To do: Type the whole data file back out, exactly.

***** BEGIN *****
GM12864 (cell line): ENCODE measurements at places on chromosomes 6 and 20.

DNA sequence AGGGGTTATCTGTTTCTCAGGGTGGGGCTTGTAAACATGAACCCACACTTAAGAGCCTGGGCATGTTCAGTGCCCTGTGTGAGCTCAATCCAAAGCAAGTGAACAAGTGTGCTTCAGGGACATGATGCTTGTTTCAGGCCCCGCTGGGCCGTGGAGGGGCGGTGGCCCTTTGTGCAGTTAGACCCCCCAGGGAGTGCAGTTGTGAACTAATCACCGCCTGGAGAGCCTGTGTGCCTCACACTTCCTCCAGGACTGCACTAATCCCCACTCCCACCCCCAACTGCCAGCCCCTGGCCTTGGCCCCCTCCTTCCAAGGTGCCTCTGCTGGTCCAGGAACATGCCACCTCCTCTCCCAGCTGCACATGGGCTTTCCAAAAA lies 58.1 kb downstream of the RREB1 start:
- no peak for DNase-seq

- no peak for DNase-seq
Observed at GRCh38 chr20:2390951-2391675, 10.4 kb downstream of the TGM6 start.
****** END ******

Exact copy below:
GM12864 (cell line): ENCODE measurements at places on chromosomes 6 and 20.

DNA sequence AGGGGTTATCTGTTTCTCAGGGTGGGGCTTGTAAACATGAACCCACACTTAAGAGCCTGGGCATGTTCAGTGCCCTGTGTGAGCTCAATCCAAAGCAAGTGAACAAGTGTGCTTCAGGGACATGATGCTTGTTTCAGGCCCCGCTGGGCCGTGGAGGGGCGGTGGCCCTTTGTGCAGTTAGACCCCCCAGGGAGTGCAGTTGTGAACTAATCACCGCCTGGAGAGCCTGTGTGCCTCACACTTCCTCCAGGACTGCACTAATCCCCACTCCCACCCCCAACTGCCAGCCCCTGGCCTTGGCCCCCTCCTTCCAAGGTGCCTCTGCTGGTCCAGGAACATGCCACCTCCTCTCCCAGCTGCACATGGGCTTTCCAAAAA lies 58.1 kb downstream of the RREB1 start:
- no peak for DNase-seq

- no peak for DNase-seq
Observed at GRCh38 chr20:2390951-2391675, 10.4 kb downstream of the TGM6 start.